This is what IDEAS does. Take the idea, in this case poetry/activism/outreach, then create a strong coalition. At various stages, it has included Youthbuild, city government, Newman, filmmaker Lavel White, Bridge Kids International, The Kentucky Center for African American Heritage and a host of other local poets, musicians and artists. They work the prototype — first the “Spreadlove Lou” events, then the “Smoketown Poetry Opera.” Last but not least, they scale it up: the creation of Roots & Wings.
Newman told Insider via email that Roots & Wings will “reinforce Louisville’s diverse artistic promises and cultivate a new generation of performers.” The grant will be decided in June.
What are they up to now?
IDEAS has its fingers in a large number of pies for such a young organization. Along with an impressive number of partners, they have helped secure hundreds of thousands of dollars in funding for local artists and small business startups.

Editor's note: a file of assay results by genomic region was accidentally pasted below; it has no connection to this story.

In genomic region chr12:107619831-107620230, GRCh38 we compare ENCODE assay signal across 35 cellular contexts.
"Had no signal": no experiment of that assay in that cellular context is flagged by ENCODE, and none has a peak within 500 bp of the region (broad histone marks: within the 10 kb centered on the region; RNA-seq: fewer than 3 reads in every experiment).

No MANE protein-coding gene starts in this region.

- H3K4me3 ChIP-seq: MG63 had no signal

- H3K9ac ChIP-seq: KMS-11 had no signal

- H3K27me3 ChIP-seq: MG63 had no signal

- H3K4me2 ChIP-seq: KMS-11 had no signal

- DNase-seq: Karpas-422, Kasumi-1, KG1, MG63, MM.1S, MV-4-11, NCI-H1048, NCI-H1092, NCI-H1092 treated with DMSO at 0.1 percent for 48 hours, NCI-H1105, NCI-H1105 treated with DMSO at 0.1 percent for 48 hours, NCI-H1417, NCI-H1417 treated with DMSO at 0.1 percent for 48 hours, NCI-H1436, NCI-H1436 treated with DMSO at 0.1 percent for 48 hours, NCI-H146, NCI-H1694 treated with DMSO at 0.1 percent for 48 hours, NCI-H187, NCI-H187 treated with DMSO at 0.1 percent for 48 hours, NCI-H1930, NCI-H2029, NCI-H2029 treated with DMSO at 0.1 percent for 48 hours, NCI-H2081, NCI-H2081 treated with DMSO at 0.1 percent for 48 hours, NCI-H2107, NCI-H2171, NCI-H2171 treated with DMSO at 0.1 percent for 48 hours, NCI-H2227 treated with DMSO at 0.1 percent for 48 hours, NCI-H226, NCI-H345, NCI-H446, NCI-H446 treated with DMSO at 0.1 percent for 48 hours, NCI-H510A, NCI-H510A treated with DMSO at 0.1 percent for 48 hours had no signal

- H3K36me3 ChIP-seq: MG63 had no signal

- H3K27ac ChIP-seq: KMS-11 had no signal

IDEAS made headlines last year upon teaming up with (among others) Smoketown’s Youthbuild to apply for and receive a creative placemaking grant from the aforementioned Artplace America that brought $250,000 to the rapidly changing, historically African-American neighborhood. That grant led to the creation of a Creative Innovation Zone in Smoketown that has already birthed The Steam Exchange, celebrity chef Ed Lee’s culinary arts training program, the “Smoketown Poetry Opera,” the Urban Appalachia exchange and other developing projects.